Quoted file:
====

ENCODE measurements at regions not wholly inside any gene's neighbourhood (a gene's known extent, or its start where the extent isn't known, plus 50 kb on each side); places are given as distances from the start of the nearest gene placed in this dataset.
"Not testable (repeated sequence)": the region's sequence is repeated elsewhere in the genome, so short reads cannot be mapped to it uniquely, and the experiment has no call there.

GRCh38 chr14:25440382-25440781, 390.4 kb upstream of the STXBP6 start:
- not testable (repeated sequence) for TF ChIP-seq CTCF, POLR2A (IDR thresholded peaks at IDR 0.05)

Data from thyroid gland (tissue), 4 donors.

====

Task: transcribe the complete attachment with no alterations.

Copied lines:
ENCODE measurements at regions not wholly inside any gene's neighbourhood (a gene's known extent, or its start where the extent isn't known, plus 50 kb on each side); places are given as distances from the start of the nearest gene placed in this dataset.
"Not testable (repeated sequence)": the region's sequence is repeated elsewhere in the genome, so short reads cannot be mapped to it uniquely, and the experiment has no call there.

GRCh38 chr14:25440382-25440781, 390.4 kb upstream of the STXBP6 start:
- not testable (repeated sequence) for TF ChIP-seq CTCF, POLR2A (IDR thresholded peaks at IDR 0.05)

Data from thyroid gland (tissue), 4 donors.